DISCUSSION
The nerve supply to the extensor carpi radialis brevis muscle is studied by many authors in the past (2, 3, 4, 5, 6, 7, 8). The superficial branch of the radial nerve i.e. radial nerve proper is a purely sensory nerve and the nerve supply to the extensor carpi radialis brevis muscle is from the posterior interosseous nerve. The standard text books did not mention about the nerve supply to the extensor carpi radialis brevis arising from the superficial branch of the radial nerve i.e. radial nerve proper (1). The incidence of the nerve supply to the extensor carpi radialis brevis muscle from the superficial branch of the radial nerve i.e. radial nerve proper had been reported by Salisbury, AlQattan and Brash as 56%, 48% and 21% limbs respectively (9, 10, 11). In the present case we observed the nerve supply to the extensor carpi radialis brevis muscle from the superficial branch of the radial nerve i.e. radial nerve proper. In tennis elbow the muscle involved is the extensor carpi radialis brevis (12). The non-inflammatory, chronic degenerative changes occurs in the origin of the extensor carpi radialis brevis muscle (13). The knowledge of the variant nerve supply to the extensor carpi radialis brevis muscle is important before injecting corticosteroid injections in the treatment of tennis elbow (14). The surgeons performing Z-shaped tenotomy on tennis elbow to lengthen the tendon of extensor carpi radialis brevis must be aware of this variation in order to avoid unwanted complications (15, 16). Variations in the nerve supply of the extensor carpi radialis brevis are important in the clinically. The extensor carpi radialis brevis may be spared in injuries to the posterior interosseous nerve, thereby explaining the preservation of some wrist function clinically after penetrating injuries which may otherwise result in a complete wrist drop. Similarly, the injuries to the superficial radial nerve, which is suppose to be a sensory nerve, may lead to pain during the extension of the wrist and slight weakness on the extension on the wrist joint due to involvement of the nerve supply of the extensor carpi radialis brevis (17). Recently, extensor carpi radialis brevis has also gained importance for use in ‘free functional muscle transfer’ i.e. transfer of a muscle with its motor nerve and vascular pedicle from one site of the body to another distant site, in order to restore the motor function (18). The knowledge of the variations in the nerve supply is thus important while this muscle is being harvested. It is well known that the normal origin and the course of the nerve to the extensor carpi radialis brevis lie very close to the posterolateral aspect of the radius, a frequent site of pathology (e.g. infections and tumours), trauma and surgical procedures (19, 20, 21). The anterior approach to the elbow and the variations in this approach are used frequently in the surgical management of proximal radial fractures, as well as a variety of other pathologies (22, 23). Such manouvers involve the separation of the extensor carpi radialis brevis distally, with resultant exposure of the radial nerve and its branches (24). Hence, the knowledge of variations of the nerve supply of the extensor carpi radialis brevis is essential in preventing injury to this nerve branch by the retractors.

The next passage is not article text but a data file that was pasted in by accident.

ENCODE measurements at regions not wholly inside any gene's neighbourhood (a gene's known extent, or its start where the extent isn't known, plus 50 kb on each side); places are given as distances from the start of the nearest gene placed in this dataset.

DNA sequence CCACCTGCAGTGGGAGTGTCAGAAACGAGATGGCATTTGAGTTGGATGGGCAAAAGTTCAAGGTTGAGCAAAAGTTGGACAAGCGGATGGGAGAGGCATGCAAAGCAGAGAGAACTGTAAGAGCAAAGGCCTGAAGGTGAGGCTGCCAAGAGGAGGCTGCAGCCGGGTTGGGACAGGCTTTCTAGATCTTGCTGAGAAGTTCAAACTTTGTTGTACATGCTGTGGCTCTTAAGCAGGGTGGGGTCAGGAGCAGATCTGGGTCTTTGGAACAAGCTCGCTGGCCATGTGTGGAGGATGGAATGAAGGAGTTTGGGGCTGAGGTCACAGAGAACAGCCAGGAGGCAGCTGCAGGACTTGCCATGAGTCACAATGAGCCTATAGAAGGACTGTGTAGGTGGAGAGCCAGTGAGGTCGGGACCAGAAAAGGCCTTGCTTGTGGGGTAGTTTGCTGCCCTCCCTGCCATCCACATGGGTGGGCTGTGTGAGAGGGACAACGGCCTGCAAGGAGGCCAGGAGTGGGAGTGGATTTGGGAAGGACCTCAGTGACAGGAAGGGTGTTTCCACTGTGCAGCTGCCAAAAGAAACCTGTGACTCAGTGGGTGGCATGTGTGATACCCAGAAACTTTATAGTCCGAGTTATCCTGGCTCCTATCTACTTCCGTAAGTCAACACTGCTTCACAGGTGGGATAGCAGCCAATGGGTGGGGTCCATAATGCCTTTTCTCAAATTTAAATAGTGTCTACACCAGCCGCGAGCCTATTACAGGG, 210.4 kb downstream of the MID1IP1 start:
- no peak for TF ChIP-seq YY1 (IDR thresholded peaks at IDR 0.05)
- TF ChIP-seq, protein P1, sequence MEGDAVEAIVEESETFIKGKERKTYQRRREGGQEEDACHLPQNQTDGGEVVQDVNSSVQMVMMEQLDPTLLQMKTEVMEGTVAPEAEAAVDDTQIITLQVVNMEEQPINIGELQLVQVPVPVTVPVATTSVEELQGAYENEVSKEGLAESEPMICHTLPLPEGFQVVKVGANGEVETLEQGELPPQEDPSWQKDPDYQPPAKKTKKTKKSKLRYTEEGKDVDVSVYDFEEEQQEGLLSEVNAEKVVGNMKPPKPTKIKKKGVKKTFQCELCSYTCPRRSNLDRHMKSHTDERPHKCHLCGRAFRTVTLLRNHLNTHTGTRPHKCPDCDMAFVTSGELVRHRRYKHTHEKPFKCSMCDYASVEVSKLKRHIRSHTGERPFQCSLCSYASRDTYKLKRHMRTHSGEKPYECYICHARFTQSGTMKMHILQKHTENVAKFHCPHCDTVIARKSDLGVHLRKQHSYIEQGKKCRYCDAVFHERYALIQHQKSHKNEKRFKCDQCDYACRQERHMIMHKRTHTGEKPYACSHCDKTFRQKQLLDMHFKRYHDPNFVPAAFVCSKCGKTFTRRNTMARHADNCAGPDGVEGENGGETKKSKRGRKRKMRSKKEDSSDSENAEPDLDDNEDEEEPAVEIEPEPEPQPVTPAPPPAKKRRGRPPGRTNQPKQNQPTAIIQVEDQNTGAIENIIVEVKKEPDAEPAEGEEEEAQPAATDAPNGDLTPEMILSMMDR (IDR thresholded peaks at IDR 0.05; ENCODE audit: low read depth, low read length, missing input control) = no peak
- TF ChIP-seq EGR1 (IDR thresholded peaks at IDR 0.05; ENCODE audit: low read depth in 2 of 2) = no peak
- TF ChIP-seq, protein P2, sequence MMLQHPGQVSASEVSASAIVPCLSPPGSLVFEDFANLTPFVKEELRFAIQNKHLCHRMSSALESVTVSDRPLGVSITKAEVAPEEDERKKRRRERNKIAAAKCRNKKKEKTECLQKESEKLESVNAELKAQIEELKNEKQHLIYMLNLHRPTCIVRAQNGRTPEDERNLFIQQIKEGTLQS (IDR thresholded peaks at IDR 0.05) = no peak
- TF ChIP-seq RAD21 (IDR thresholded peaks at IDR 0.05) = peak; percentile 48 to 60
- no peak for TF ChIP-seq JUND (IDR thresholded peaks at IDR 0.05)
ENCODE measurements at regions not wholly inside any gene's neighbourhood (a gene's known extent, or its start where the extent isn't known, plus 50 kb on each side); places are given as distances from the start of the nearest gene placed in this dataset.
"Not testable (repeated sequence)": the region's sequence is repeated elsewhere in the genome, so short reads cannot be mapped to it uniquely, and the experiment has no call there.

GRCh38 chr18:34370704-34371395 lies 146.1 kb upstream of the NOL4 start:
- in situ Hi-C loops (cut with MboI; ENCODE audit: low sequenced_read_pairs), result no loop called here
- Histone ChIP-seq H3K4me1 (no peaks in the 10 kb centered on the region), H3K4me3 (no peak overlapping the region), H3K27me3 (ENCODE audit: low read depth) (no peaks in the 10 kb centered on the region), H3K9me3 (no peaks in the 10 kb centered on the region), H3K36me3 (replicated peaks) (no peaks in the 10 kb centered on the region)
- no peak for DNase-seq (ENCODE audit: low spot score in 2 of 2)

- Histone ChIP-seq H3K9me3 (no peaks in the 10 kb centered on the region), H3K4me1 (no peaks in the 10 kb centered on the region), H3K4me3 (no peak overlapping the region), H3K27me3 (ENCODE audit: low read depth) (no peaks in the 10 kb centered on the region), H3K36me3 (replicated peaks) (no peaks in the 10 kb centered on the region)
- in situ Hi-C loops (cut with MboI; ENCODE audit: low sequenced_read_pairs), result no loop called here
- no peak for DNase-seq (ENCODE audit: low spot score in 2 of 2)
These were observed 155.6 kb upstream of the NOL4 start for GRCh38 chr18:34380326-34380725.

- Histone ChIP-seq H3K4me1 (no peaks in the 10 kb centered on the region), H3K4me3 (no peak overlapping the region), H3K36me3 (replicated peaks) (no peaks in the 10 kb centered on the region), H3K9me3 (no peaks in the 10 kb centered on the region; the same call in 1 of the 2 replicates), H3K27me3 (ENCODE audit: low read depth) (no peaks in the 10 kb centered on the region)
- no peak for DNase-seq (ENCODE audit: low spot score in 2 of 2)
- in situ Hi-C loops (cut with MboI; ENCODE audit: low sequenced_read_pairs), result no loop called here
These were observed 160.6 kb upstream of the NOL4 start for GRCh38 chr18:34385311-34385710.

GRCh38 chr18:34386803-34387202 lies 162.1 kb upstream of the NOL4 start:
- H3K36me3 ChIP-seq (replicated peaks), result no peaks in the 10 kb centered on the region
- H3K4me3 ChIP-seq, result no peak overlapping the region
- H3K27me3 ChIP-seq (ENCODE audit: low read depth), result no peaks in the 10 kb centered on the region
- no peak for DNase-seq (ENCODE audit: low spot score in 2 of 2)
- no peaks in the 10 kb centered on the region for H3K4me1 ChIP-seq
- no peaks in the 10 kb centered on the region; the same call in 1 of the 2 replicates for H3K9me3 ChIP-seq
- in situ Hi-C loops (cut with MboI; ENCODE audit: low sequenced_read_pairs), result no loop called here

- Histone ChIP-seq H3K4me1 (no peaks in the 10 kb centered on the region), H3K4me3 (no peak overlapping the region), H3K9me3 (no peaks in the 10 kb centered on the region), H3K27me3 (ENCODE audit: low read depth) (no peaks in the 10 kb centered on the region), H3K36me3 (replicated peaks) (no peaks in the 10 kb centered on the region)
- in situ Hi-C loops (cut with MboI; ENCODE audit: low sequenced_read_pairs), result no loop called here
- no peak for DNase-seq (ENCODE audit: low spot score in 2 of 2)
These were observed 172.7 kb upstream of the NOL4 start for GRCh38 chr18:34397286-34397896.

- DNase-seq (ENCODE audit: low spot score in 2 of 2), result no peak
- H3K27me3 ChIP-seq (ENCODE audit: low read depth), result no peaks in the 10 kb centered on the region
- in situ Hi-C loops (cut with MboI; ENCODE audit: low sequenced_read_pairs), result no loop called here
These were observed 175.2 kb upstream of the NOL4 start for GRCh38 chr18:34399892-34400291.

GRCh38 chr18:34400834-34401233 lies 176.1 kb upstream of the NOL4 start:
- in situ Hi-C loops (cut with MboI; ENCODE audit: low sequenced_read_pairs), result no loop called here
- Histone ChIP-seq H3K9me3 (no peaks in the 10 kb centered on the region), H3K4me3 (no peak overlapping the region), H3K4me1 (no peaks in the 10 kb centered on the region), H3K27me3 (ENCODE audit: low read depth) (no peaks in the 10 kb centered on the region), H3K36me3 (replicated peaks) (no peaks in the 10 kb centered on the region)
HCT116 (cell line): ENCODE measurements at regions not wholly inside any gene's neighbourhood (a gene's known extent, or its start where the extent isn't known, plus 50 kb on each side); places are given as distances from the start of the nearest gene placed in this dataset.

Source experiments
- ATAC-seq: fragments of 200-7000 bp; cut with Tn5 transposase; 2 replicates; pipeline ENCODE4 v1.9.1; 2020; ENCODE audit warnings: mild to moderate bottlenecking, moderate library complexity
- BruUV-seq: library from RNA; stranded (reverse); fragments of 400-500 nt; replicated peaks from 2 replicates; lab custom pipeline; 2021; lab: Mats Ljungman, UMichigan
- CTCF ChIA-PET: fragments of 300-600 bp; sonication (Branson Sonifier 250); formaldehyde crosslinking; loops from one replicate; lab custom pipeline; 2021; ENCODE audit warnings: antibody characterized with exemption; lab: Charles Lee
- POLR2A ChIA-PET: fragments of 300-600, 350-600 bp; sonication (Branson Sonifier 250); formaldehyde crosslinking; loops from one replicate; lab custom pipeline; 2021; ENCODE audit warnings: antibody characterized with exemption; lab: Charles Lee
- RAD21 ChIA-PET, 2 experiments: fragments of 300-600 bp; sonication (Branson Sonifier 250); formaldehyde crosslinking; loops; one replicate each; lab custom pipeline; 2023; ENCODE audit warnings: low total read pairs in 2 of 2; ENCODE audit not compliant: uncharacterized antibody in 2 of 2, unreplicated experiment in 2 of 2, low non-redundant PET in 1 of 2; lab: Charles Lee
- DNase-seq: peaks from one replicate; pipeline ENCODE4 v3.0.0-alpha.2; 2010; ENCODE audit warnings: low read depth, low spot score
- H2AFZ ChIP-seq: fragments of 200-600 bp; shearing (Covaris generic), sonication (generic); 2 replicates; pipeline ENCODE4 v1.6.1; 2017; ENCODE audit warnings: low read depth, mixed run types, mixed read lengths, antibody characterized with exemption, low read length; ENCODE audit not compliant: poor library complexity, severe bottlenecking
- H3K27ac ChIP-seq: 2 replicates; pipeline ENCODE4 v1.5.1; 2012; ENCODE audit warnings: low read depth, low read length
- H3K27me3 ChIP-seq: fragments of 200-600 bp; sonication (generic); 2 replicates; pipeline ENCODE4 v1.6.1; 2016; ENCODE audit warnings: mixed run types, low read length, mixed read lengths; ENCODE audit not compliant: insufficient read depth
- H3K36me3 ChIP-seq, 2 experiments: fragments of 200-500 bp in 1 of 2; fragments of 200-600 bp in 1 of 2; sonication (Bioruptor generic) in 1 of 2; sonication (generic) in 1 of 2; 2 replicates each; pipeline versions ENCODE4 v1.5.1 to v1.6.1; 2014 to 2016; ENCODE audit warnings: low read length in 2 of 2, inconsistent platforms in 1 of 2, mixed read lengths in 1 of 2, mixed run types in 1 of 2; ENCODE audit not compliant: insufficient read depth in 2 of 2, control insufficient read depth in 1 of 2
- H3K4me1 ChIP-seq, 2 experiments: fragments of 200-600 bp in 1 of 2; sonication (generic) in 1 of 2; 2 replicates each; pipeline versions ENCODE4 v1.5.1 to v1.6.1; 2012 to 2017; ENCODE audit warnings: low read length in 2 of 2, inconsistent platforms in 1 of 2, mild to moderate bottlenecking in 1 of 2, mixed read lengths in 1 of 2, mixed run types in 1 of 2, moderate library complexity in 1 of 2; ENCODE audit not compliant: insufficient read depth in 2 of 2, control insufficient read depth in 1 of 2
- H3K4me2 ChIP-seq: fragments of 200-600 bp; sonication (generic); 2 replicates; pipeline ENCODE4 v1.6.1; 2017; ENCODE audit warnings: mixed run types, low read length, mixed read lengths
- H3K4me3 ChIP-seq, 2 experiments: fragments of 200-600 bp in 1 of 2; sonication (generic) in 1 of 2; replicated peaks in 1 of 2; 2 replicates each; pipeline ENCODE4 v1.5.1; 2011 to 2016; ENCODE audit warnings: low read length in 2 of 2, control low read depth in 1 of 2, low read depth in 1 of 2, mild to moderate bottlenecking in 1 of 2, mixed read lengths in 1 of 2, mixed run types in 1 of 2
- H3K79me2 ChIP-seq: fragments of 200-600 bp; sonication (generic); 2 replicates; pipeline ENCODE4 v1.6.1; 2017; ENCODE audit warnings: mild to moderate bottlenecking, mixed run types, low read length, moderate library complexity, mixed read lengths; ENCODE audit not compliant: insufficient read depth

Clinical Significance
The awareness of the nerve supply to extensor carpi radialis brevis from superficial branch of radial nerve is clinically important for surgeons dealing with entrapment or compressive neuropathies, orthopaedicians operating on the fractures of the lower end of the humerus, anaesthetist performing pain management therapies on the upper limb and physiotherapist doing electromyography for evaluating and recording the electrical activity produced by skeletal muscles. A lack of knowledge of such type of variations might complicate surgical repair.

CONCLUSION
The nerve supply to the extensor carpi radialis brevis from the superficial branch of the radial nerve is not a rare occurrence. This should be mentioned in the standard text-books of anatomy and plastic surgery. The knowledge of the variations in the nerve supply of extensor carpi radialis brevis is important for plastic surgeons performing ‘free functional muscle transfer’.

COMPETING INTERESTS
The authors declare that they have no competing interests.

AUTHORS' CONTRIBUTIONS
SPS wrote the case report, performed the literature review & obtained the photograph for the study. SDL, UR performed the literature search, SR assisted with writing the paper. STS conceived the study and SRM helped to draft the manuscript. All authors have read and approved the final version manuscript.

ACKNOWLEDGEMENT
All the authors are thankful to Dr. Arif A. Faruqui. We are also thankful to Mr. M. Murugan for his help. Authors also acknowledge the immense help received from the scholars whose articles are cited and included in references of this manuscript. The authors are also grateful to authors / editors / publishers of all those articles, journals and books from where the literature for this article has been reviewed and discussed.